And more from the Washington Examiner.
In a presentation at the Heritage Foundation, Dr. Patrick Wolf, a University of Arkansas researcher who has studied school choice programs, including OPS, for the Department of Education, said that the data shows that public charter schools and voucher programs educate a higher percentage of disadvantaged and minority children on average than traditional public schools.
About 90 percent of OPS recipients are African American and 9 percent are Hispanic, Wolf says, with 17 percent diagnosed with disabilities. Their families’ average income of $17,356 is well below the federal poverty line. But they still managed to do slightly better than their peers in the District’s public schools.
You can get better performance for much less money, even with more disadvantaged children – it just takes vouchers.
The money for the vouchers would naturally come from closing down the schools that cannot satisfy parents, who will use the voucher to go elsewhere to buy their children’s education. Instead of a monopoly where customers are forced to pay for a product they don’t want just because of where they live (because they are POOR and cannot afford to live elsewhere), parents will have a choice of where to send their children, and schools will have to compete to please parents by providing a good product to buy – a quality education. It will turn the public school system from a monopoly into a free market, where the customer (parents) will be king, and the children will benefit. Only underperforming teachers and their allies in the Democrat party stand to lose.
If Republicans take steps to enact robust school choice using voucher programs NOW, then propose a national voucher program in the 2012 election, then they will win the 2012. This is the winning issue. We need to put the children first and put the underperforming adults last.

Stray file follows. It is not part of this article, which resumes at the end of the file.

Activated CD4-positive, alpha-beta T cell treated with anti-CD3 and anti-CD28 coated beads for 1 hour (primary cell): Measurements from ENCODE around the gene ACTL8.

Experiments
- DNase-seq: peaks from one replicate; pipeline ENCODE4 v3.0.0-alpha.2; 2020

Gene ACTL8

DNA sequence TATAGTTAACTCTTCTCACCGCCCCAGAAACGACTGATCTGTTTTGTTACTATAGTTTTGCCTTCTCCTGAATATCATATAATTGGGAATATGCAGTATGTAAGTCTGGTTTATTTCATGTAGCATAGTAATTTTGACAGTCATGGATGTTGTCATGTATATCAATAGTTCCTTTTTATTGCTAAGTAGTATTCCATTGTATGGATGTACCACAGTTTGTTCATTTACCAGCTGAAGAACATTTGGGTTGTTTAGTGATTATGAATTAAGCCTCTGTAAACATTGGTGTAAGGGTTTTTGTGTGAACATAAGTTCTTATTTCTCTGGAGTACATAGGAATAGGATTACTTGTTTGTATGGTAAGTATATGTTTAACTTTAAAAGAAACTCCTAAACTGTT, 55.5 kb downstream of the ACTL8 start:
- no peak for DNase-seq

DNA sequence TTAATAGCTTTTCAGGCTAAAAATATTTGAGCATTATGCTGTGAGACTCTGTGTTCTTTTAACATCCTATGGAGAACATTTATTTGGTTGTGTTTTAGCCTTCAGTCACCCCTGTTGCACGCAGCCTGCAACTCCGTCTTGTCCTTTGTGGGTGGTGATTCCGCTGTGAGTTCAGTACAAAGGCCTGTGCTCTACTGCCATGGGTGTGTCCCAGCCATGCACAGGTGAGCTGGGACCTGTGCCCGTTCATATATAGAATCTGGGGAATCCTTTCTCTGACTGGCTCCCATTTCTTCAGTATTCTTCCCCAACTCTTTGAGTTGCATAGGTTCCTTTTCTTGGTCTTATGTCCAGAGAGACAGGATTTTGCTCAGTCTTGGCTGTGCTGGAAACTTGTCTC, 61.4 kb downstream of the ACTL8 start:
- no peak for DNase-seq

Must-see videos on education policy
- MUST-SEE: John Stossel’s documentary about public schools and school choice
- MUST-SEE: Cato Institute lady explains why competition is better than monopoly
- Do public school teachers want to give children a quality education?
- Sex-education video prompts mother to transfer out 7-year old daughter
- 10% of US students are subject to sexual misconduct by school staff
- How Obama’s new 2011 budget fails the poorest children in two ways
- How teacher unions lobby government to block educational reform
- What helps kids to learn? Parents, teacher unions or education bureaucrats?
- New study reveals how school choice benefits the poorest students
- Eleven schools teaching children to praise and worship Obama
- Do teacher unions care about providing high quality education?
- Does the education system discriminate against boys?
- NEA lawyer explains the real goals of teacher unions: money and power
- Are teacher unions interested in helping your children to succeed in life?
- Economist Walter Williams evaluates whether teachers are earning their huge salaries
- How teacher’s unions make war on charter schools